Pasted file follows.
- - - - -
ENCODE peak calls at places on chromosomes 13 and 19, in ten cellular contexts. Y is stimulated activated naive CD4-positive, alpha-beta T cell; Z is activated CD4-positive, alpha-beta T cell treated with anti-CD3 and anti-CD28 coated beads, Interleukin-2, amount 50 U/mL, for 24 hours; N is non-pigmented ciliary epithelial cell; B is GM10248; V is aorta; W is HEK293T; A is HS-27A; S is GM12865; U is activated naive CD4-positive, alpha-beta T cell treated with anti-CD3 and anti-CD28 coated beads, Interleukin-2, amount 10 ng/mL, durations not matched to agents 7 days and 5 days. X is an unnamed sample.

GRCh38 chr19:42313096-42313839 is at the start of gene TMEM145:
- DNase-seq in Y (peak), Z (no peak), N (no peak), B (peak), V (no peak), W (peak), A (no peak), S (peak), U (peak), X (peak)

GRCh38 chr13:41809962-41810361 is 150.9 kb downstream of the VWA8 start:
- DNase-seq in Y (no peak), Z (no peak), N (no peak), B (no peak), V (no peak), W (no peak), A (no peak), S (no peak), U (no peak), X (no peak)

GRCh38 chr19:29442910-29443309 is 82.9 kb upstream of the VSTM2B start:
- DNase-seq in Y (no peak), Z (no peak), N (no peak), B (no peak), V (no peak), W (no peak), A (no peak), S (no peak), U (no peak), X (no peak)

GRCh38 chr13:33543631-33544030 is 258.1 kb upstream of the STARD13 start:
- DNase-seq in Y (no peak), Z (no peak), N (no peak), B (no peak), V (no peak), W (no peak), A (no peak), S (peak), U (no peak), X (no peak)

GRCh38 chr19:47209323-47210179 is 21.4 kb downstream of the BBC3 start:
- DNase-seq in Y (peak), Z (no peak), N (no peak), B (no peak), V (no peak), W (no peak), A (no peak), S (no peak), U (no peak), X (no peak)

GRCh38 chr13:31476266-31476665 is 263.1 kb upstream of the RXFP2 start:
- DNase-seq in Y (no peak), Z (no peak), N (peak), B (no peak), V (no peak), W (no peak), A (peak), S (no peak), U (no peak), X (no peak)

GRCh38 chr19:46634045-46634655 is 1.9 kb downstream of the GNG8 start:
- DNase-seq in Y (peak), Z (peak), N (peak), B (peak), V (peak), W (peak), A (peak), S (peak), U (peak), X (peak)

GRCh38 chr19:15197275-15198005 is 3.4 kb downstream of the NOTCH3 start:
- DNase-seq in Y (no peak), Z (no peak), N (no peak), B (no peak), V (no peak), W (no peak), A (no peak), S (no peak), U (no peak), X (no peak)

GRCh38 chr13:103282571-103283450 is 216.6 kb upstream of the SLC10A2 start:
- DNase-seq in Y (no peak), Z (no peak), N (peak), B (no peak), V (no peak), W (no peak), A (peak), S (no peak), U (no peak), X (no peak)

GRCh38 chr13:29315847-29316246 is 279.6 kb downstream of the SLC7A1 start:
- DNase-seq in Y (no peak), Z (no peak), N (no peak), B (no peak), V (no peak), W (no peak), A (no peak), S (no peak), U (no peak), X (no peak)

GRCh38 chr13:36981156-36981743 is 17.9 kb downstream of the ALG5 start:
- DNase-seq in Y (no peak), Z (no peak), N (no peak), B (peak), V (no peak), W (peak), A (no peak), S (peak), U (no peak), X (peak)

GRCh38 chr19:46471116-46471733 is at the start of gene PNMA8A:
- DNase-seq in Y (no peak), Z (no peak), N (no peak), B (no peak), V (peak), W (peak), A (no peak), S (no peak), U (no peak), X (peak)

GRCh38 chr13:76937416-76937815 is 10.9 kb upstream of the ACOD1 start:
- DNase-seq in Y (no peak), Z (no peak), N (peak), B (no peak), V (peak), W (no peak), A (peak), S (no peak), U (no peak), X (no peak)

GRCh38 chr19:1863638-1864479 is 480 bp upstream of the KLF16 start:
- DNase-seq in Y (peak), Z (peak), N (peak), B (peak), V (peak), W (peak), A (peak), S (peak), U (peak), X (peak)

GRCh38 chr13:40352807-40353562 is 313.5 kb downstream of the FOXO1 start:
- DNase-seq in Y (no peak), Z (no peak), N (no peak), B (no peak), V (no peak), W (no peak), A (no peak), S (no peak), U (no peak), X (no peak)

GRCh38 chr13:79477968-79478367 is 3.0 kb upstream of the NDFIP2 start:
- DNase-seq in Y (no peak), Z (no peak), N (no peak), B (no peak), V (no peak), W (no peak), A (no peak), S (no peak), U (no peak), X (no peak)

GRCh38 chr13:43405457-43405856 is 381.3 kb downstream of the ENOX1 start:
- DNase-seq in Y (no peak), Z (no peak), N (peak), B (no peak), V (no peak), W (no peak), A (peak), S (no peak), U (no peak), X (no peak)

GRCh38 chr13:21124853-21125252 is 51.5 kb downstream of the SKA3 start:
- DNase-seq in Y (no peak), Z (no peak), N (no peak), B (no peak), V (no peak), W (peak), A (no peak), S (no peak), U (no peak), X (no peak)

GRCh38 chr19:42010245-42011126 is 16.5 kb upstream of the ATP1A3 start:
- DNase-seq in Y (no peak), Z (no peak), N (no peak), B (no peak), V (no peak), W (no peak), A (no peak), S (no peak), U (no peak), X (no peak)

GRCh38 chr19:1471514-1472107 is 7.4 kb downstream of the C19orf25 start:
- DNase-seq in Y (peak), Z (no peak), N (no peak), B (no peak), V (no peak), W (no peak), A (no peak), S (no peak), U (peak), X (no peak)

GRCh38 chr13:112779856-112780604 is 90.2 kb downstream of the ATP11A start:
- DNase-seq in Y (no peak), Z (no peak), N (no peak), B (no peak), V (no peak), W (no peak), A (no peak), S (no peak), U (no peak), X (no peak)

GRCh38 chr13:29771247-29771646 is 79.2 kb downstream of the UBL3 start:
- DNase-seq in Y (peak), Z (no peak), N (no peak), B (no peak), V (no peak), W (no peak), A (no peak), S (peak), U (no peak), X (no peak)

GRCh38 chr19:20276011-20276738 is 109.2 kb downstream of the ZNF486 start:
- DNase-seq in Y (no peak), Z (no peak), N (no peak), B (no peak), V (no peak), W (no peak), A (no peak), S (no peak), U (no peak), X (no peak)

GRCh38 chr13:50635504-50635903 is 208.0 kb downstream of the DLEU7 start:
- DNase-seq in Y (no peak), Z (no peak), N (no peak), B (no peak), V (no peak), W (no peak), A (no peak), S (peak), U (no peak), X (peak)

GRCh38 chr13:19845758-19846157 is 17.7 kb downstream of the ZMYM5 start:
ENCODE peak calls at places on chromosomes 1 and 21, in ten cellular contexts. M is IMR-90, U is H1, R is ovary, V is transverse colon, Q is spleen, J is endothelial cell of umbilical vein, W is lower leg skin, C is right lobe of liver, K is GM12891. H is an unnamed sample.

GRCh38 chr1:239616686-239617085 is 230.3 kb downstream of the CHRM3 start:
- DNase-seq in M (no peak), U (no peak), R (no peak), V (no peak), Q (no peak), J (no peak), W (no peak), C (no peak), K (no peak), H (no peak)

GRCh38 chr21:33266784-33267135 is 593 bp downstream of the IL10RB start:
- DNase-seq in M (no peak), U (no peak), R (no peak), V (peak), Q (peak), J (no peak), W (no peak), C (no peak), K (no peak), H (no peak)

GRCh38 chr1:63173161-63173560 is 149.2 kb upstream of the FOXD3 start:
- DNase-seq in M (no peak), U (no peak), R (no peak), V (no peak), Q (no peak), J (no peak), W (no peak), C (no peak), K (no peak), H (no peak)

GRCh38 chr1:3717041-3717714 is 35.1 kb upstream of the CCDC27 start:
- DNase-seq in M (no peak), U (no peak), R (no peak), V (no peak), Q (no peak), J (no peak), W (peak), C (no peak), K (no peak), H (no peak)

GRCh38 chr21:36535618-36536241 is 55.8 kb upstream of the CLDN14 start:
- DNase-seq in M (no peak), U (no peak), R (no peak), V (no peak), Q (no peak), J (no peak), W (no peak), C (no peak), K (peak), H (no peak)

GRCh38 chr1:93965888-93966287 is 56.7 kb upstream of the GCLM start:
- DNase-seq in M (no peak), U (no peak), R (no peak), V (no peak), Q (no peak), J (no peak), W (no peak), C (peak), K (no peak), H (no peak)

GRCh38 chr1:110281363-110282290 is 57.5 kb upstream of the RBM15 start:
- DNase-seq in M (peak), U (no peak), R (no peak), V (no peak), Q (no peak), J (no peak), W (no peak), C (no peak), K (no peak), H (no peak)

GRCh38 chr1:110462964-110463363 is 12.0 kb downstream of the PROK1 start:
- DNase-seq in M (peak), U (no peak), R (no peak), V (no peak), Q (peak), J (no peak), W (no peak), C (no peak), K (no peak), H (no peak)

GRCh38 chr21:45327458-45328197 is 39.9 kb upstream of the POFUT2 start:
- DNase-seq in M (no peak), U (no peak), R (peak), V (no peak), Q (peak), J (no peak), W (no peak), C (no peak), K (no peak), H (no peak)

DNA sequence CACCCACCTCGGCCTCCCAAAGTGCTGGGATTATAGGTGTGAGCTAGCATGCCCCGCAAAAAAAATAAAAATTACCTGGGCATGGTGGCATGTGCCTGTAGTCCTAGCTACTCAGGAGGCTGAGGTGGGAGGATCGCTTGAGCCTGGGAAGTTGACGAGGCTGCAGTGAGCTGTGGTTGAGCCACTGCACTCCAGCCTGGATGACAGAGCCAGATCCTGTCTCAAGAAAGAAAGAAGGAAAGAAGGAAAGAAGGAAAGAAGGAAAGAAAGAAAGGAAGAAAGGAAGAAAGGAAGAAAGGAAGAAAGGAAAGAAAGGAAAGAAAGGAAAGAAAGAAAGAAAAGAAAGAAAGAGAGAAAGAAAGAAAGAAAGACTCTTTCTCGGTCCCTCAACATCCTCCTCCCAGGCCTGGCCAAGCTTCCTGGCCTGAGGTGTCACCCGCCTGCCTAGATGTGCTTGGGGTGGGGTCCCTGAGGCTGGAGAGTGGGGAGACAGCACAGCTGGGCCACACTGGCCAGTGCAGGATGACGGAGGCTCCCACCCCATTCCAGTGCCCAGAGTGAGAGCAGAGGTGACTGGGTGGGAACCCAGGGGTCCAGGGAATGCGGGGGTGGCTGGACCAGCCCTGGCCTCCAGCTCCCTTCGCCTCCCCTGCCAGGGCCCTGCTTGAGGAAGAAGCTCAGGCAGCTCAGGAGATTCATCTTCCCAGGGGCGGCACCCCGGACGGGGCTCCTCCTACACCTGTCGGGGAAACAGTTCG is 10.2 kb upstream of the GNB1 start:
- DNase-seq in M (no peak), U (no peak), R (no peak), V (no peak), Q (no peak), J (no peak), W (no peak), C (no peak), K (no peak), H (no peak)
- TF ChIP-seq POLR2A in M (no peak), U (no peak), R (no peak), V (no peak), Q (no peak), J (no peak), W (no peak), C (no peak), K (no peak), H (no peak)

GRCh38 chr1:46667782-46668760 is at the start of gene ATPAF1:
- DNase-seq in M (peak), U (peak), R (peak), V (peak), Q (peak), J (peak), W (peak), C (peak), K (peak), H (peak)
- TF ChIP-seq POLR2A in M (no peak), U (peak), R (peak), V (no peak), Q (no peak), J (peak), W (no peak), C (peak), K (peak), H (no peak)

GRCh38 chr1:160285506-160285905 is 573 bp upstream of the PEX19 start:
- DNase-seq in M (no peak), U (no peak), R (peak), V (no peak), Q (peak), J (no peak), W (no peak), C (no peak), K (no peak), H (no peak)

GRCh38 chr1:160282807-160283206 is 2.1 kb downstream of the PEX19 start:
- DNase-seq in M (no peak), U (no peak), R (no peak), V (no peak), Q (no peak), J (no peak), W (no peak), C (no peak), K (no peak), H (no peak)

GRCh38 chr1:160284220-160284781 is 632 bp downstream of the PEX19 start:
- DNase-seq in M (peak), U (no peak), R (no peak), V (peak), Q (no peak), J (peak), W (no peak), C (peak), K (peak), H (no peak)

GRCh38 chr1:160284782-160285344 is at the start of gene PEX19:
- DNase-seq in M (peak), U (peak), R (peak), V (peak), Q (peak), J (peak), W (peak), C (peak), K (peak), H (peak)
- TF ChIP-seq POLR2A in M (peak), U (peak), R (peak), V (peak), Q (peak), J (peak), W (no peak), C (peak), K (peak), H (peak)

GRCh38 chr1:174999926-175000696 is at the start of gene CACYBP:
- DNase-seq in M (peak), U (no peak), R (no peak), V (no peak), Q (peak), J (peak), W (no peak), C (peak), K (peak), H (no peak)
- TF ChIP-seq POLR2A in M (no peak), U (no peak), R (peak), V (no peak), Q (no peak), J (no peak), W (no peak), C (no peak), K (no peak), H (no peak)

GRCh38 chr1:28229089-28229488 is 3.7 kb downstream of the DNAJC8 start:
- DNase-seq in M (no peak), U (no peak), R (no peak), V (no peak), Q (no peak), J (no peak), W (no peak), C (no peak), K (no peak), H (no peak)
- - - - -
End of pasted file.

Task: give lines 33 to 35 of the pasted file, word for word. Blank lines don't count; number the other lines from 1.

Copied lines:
- DNase-seq in Y (no peak), Z (no peak), N (no peak), B (no peak), V (no peak), W (no peak), A (no peak), S (no peak), U (no peak), X (no peak)

GRCh38 chr13:43405457-43405856 is 381.3 kb downstream of the ENOX1 start:
- DNase-seq in Y (no peak), Z (no peak), N (peak), B (no peak), V (no peak), W (no peak), A (peak), S (no peak), U (no peak), X (no peak)